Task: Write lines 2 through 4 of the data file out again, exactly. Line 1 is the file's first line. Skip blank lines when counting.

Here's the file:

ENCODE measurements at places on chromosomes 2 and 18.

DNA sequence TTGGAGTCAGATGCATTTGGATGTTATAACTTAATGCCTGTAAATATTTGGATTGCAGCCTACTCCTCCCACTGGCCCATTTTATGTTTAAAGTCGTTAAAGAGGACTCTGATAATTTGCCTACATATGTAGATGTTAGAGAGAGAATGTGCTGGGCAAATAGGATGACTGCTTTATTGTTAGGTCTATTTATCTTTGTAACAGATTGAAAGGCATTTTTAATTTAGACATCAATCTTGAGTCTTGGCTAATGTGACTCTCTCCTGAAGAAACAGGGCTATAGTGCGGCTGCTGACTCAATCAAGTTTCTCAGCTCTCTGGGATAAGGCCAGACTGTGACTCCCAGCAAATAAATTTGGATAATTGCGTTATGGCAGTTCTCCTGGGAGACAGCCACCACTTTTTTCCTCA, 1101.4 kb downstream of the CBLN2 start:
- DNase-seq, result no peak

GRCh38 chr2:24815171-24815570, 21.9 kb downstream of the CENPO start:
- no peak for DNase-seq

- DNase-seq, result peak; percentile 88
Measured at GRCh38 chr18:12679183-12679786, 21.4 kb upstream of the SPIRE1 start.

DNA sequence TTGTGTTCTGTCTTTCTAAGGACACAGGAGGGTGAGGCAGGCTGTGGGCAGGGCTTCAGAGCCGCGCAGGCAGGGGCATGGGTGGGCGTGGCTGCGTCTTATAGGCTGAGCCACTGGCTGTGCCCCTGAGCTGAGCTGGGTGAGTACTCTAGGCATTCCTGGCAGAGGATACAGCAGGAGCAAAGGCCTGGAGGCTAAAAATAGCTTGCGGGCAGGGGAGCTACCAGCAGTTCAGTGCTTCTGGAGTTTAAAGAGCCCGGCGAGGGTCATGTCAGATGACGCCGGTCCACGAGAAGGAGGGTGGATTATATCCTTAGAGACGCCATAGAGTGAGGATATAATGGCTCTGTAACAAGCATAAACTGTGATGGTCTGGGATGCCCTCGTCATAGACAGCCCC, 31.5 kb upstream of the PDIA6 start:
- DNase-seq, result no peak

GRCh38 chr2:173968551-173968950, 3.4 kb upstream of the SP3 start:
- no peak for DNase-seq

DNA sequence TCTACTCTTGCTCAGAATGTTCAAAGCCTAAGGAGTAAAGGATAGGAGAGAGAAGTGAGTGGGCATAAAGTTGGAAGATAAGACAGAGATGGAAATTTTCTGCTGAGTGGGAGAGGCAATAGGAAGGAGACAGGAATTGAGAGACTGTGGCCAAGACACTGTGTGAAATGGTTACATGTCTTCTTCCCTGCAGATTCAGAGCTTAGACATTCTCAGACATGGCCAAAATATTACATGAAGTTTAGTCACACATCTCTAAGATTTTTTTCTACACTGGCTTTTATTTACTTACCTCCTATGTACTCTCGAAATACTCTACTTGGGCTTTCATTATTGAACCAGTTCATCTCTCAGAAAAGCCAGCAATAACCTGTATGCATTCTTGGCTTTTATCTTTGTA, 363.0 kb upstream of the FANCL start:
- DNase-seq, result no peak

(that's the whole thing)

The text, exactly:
DNA sequence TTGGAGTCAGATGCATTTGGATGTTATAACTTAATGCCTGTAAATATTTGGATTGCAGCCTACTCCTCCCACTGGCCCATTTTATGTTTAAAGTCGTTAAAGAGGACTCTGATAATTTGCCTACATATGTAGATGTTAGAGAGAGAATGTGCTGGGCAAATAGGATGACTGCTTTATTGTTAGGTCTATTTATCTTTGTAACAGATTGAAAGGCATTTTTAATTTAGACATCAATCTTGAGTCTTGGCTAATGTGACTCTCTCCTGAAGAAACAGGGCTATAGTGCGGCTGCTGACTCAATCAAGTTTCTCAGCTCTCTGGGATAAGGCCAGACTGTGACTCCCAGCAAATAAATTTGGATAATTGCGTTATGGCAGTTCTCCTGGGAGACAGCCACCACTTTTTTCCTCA, 1101.4 kb downstream of the CBLN2 start:
- DNase-seq, result no peak

GRCh38 chr2:24815171-24815570, 21.9 kb downstream of the CENPO start: